What does a Surveying Technician do?
|Citation||Retrieved in 2017 from BLS.org|
Surveying and mapping technicians assists photogrammetrists, surveyors, and cartographers by collecting data and making maps for engineering, construction, and environmental industries. The data collected helps establish property boundaries, build roads and bridges, and find natural resources. Surveying techs visit assigned locations to take measurements of the land while a mapping technician uses geographic information to produce maps and blueprints.
How to Become a Surveying and Mapping Technician
A surveying technician requires a high school diploma. However, some survey techs hold postsecondary training in survey technology. Surveying technicians learn the trade under the supervision of a surveyor beginning with simple duties like entering data into computers and working their way up to helping with decisions on how and where to measure the land.
Mapping technicians usually require a high school diploma in addition to technology application courses or training such as Geographic Information Systems (GIS). They are receive on-the-job training under a experienced mapping supervisor. During this training you learn how maps are stored, create in databases, and other mapping skills.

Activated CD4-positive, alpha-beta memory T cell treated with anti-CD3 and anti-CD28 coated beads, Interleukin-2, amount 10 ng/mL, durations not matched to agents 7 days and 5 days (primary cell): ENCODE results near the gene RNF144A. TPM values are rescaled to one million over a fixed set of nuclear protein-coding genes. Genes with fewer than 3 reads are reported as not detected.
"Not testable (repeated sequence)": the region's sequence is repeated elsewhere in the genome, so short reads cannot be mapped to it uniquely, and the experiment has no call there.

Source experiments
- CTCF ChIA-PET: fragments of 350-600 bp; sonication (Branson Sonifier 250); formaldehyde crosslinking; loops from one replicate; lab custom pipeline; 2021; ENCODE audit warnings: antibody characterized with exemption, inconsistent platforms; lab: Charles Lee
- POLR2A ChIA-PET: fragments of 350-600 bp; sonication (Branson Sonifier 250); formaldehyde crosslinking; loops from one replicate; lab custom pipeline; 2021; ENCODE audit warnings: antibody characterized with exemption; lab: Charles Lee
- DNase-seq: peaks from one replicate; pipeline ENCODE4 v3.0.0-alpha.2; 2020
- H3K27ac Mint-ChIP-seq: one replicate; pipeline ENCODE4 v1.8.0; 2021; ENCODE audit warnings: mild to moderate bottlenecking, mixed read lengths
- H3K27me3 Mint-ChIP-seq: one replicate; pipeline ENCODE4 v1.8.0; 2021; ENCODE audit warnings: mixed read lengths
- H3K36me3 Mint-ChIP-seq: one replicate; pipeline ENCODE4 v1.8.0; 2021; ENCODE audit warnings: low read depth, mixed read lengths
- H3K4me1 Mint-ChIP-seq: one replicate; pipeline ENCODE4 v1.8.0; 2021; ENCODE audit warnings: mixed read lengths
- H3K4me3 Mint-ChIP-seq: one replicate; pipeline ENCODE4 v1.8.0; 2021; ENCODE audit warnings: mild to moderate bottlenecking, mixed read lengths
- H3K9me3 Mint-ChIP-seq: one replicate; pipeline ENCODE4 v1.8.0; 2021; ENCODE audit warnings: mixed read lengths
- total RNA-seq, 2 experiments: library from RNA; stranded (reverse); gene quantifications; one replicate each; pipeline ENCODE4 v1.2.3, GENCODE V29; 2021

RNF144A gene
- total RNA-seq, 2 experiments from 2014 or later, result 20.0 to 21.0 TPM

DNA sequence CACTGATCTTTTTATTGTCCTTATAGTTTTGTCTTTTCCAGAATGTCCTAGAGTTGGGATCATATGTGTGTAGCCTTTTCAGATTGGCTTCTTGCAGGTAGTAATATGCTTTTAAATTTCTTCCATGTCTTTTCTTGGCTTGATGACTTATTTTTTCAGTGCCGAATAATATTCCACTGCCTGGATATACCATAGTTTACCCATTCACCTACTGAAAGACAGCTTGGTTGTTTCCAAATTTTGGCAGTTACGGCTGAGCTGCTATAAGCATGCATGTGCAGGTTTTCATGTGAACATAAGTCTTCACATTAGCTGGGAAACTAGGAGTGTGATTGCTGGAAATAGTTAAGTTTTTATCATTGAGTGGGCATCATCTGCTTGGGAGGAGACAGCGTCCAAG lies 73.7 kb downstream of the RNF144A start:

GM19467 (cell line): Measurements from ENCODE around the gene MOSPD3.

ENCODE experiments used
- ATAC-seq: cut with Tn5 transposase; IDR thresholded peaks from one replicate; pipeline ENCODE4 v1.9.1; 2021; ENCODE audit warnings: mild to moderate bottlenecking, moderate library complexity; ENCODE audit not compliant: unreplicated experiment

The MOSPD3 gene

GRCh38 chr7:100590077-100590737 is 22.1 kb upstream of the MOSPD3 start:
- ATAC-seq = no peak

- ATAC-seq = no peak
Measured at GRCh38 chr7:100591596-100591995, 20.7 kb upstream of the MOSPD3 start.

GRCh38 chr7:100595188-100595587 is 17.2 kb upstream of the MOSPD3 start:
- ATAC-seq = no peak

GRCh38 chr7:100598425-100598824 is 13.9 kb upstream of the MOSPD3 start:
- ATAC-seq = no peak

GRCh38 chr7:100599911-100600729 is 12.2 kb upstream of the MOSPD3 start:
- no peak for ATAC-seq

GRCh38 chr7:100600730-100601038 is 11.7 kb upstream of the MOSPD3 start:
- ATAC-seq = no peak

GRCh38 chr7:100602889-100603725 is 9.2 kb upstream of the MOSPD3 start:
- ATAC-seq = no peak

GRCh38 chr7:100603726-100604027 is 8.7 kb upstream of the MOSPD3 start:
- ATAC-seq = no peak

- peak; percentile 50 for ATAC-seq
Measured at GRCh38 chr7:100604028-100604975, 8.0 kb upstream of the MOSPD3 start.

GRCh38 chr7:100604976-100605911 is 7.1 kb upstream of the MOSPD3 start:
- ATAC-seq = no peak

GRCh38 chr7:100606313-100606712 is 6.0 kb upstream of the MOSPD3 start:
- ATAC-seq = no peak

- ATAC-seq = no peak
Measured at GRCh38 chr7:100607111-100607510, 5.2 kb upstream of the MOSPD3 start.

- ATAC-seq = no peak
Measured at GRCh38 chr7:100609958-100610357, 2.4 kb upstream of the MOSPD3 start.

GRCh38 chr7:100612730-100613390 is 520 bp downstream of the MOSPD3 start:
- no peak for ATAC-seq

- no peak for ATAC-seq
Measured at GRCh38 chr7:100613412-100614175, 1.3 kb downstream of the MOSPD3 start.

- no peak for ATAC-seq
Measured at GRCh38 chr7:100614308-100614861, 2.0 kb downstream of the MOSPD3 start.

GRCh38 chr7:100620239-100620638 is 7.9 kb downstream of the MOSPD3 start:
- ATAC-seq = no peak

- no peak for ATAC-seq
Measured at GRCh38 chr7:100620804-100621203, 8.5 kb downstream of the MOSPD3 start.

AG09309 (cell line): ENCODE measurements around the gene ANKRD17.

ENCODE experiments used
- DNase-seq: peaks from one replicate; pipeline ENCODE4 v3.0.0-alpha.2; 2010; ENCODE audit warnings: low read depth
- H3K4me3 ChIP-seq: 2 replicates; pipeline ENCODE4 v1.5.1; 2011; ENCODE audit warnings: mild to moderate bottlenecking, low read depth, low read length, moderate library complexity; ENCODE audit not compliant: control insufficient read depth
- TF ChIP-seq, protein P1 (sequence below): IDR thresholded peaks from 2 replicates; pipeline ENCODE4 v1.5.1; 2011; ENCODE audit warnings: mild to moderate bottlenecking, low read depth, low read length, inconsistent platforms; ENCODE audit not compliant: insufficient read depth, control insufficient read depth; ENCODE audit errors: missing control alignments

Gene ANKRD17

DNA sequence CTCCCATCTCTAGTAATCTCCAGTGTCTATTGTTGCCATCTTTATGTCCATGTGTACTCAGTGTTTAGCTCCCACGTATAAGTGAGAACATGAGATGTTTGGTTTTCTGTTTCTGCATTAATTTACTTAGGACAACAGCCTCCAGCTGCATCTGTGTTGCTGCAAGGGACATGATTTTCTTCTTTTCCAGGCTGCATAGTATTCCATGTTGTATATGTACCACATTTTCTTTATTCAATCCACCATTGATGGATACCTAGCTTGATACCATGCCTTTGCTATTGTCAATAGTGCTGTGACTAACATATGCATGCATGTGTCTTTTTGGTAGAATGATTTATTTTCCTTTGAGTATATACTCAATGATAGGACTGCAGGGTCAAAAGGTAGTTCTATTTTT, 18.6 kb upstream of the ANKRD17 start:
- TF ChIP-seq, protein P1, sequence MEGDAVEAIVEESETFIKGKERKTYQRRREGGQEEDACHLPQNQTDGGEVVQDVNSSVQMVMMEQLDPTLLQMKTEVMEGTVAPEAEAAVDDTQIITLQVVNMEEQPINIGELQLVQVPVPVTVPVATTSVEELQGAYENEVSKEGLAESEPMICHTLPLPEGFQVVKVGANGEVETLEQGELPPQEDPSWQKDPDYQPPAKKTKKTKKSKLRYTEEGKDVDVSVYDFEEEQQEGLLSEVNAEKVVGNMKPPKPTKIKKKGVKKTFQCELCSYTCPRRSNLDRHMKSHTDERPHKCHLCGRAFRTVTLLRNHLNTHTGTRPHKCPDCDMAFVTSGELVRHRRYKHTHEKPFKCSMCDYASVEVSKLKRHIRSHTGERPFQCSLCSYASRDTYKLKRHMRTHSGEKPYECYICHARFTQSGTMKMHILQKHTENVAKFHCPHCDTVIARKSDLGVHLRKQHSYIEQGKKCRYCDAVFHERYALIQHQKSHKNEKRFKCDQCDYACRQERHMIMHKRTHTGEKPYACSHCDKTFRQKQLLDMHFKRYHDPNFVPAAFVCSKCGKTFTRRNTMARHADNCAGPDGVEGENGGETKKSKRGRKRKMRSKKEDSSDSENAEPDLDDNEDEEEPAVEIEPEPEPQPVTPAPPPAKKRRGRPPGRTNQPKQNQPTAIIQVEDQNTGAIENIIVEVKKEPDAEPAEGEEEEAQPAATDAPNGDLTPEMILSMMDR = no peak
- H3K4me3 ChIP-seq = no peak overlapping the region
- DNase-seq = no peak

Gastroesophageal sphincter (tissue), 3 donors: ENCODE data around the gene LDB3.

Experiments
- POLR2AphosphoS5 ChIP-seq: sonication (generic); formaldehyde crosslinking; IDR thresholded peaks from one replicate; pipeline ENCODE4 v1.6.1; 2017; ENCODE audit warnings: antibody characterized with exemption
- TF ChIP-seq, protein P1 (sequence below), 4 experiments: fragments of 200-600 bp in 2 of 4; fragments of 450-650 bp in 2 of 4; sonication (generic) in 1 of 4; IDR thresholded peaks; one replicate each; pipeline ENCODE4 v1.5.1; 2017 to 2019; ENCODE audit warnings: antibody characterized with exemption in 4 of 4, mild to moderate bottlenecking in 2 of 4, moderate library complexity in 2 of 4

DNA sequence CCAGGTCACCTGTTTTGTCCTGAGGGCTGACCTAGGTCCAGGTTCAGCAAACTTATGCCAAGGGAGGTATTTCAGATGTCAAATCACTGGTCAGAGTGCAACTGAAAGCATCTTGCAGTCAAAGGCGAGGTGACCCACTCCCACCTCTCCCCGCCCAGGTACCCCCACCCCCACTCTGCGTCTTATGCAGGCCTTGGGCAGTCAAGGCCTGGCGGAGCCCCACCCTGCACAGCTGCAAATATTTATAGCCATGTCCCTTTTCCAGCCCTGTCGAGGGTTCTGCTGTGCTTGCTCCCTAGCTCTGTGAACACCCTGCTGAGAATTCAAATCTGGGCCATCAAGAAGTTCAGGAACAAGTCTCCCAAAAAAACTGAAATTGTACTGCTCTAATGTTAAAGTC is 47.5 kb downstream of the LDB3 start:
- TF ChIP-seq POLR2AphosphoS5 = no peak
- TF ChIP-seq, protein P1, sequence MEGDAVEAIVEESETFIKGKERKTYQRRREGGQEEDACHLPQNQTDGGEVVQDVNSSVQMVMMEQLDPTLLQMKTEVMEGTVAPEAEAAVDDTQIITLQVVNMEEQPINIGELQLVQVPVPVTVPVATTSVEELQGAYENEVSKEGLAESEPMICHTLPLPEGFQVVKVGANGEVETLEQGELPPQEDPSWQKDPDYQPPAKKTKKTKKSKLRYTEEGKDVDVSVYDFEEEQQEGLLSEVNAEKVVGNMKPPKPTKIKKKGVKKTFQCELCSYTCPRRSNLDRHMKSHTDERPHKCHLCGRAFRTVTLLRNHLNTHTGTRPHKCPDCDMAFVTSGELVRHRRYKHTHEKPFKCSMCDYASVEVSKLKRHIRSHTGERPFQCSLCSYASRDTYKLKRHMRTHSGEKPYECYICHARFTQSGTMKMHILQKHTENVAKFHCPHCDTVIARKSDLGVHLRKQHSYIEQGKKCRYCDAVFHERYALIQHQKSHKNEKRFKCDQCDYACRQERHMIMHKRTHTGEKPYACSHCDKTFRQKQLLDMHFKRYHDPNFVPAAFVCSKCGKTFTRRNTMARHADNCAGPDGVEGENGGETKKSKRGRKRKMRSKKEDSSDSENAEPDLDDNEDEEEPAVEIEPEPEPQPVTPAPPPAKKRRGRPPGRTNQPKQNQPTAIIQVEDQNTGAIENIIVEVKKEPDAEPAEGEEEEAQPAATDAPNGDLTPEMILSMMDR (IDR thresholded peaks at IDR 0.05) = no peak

Job prospects are becoming more promising for those that are certified. Certification is offered by the American Society for Photogrammetry and Remote Sensing (ASPRS). The National Society of Professional Surveyors also offers a Certified Survey Technician credential. High school students that may wish to pursue this occupation should take classes in algebra, geometry, trigonometry, drafting, mechanical drawing, and computer science to have the best advantage of gaining employment.
Job Description of a Surveying and Mapping Technician
A surveying technician goes to job site locations to record survey measurements and collects additional information required with a team of survey professionals. They operate surveying instruments such as electronic distance-measuring equipment or GIS technology devices.
He or she would set out and mark stakes to conduct a survey and search for previous survey points. They enter the data found from surveying instruments into computers. A mapping technician’s job helps a photogrammetrist and cartographer produce and upgrade maps by selecting information from data bases and editing and processing images collected in the field. They produce maps outlining boundaries, elevation, water location, and other important features. They also ensure accuracy of maps by updating them and identify any areas that may have not been recorded.
Both a surveying and mapping technician should be skilled in decision making, problem solving, and active listening. They must also have physical stamina due to various environments encountered, long hours on ones feet, and carrying equipment.